Story at a glance
- A California judge ruled this week that Uber is not required to offer wheelchair-accessible vehicles for disabled customers.
- The ruling comes after three people who use non-foldable wheelchairs sued the company arguing that it was violating the Americans with Disabilities Act.
- Judge Richard Seeborg found that none of the plaintiffs provided sufficient evidence that the company could run a cost-effective wheelchair-accessible program.
Uber is not required to provide wheelchair-accessible vehicles, a California judge ruled this week.
Two plaintiffs from New Orleans who use motorized wheelchairs sued the company for their lack of wheelchair-accessible vehicles, saying it violated the Americans with Disabilities Act. Another plaintiff, Scott Crawford from Jackson, Mississippi, used the same argument to also file a lawsuit.
The ADA requires that companies make reasonable efforts to provide services to people with disabilities that are equivalent to the services they offer to others.
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But US District Chief Judge Richard Seeborg ruled in San Francisco on Monday that Crawford and the Louisianna co-plaintiffs failed to provide sufficient evidence that the ride-share company violated the law, according to PBS.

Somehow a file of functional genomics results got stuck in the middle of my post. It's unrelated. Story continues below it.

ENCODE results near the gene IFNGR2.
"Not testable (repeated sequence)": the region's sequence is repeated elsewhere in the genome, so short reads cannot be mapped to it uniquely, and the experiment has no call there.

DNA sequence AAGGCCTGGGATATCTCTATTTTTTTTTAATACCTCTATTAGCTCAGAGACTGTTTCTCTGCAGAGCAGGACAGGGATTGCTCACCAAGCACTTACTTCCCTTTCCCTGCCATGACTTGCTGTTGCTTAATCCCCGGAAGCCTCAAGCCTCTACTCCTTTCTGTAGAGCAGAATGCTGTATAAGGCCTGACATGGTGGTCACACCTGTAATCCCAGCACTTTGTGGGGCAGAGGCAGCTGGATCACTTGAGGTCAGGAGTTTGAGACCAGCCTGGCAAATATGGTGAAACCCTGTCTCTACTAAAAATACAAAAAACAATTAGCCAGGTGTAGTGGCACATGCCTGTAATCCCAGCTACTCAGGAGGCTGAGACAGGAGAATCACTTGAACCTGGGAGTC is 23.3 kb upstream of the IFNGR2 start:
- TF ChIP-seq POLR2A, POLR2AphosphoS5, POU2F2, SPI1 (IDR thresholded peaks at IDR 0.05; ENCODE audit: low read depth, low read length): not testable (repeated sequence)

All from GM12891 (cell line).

In the ruling, Judge Seeborg also argued that the plaintiffs did not provide enough evidence that Uber could run a cost-effective wheelchair-accessible service in both cities, according to The Verge.
Even if Uber were to set up a wheelchair-accessible service, disabled passengers would potentially have to wait long periods of time for those vehicles, Seeborg said according to the outlet.
Uber argued that offering wheelchair-accessible vehicles would be too costly, roughly $800,000 a year in New Orleans and $550,000 in Jackson, and would be too difficult to roll out in either city.
Costs were based on a 16-hour service window on weekdays and 10 hours per weekend day, according to PBS.
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Published on Jul. 28, 2022